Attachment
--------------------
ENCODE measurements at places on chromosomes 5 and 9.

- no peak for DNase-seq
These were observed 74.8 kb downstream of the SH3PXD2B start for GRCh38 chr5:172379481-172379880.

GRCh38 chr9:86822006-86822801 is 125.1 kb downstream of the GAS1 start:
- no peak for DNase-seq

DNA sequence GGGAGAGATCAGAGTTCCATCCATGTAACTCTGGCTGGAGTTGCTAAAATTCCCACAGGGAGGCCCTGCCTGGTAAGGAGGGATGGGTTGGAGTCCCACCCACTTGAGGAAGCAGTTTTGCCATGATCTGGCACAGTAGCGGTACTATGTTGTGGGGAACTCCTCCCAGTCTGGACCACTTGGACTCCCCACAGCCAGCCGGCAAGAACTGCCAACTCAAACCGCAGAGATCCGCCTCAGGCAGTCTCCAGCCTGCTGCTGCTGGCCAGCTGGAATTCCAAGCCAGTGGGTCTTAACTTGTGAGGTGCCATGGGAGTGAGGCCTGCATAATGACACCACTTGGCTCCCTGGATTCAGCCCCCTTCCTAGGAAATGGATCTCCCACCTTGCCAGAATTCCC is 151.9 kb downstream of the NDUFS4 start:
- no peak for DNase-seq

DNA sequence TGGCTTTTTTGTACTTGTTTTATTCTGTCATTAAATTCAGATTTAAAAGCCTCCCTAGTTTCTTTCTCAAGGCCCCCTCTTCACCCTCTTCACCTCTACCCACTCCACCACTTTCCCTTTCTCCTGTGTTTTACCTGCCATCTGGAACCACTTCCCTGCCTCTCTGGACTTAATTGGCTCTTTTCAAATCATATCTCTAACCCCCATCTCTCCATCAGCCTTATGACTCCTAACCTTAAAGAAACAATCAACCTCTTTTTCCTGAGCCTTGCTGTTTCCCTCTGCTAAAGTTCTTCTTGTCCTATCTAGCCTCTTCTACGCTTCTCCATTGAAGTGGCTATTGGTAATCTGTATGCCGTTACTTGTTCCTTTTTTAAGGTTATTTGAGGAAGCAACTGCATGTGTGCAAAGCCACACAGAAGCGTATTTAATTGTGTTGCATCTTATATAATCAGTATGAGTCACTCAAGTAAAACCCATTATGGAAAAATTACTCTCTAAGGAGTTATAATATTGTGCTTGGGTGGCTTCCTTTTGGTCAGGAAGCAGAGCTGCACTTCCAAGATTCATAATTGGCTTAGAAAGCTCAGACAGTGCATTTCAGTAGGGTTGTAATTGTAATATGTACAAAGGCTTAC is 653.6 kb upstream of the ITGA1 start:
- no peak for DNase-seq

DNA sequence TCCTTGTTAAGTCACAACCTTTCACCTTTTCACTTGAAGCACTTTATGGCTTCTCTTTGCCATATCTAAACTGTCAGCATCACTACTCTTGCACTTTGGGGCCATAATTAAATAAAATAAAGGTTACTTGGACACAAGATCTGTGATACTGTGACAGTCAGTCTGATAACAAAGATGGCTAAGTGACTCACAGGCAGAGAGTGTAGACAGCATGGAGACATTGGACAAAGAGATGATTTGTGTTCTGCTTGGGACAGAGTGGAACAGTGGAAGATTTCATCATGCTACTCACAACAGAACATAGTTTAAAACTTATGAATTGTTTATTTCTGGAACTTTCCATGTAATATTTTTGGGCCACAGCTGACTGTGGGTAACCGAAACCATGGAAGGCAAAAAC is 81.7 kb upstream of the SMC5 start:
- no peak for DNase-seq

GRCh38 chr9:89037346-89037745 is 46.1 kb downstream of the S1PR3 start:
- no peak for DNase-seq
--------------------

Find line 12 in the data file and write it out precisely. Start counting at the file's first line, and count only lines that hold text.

GRCh38 chr9:89037346-89037745 is 46.1 kb downstream of the S1PR3 start: